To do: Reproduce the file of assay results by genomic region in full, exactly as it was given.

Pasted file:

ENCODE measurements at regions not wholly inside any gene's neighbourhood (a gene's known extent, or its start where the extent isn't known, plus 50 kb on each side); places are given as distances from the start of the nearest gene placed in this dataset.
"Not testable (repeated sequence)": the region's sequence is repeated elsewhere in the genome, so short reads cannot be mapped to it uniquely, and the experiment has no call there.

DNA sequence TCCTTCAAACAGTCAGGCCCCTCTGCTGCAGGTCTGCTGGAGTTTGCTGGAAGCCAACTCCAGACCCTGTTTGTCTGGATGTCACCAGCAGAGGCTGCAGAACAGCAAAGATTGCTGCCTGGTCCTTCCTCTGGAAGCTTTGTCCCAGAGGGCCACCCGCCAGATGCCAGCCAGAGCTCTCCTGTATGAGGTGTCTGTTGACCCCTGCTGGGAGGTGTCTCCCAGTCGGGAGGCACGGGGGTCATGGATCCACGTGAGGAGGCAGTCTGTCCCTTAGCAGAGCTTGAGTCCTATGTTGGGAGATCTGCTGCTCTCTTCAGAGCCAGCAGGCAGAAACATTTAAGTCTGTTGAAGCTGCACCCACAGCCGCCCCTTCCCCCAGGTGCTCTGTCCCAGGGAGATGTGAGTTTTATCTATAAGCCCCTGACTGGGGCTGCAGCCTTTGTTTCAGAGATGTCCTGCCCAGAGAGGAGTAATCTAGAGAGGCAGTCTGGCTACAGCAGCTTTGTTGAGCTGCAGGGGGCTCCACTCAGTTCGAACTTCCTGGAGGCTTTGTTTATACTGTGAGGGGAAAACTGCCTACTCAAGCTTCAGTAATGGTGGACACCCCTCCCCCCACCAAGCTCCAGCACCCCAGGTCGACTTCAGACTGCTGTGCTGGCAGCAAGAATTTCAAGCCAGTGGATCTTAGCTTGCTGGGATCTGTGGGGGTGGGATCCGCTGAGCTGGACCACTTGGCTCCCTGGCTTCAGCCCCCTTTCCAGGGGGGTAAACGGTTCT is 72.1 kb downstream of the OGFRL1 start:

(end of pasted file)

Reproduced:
ENCODE measurements at regions not wholly inside any gene's neighbourhood (a gene's known extent, or its start where the extent isn't known, plus 50 kb on each side); places are given as distances from the start of the nearest gene placed in this dataset.
"Not testable (repeated sequence)": the region's sequence is repeated elsewhere in the genome, so short reads cannot be mapped to it uniquely, and the experiment has no call there.

DNA sequence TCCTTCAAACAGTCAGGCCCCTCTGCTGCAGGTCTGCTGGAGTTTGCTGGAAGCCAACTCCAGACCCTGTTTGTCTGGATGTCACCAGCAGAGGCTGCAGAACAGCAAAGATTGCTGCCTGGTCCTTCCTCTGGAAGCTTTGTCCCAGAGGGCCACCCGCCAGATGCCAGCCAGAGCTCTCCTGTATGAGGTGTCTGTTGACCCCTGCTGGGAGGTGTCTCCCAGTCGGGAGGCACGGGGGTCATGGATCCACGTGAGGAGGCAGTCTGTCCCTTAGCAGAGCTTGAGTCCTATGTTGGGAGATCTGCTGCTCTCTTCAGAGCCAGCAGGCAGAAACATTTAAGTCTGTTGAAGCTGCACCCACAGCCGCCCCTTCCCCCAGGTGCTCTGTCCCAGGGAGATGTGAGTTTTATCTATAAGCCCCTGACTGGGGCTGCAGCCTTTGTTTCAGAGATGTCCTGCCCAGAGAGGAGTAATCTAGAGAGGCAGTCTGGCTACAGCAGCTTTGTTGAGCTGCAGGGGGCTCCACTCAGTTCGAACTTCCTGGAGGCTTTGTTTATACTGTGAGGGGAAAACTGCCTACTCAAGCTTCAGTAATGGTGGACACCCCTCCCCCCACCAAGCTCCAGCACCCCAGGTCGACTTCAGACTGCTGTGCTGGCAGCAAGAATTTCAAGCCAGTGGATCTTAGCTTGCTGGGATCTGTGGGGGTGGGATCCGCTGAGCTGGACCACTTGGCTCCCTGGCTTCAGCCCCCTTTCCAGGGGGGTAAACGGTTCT is 72.1 kb downstream of the OGFRL1 start: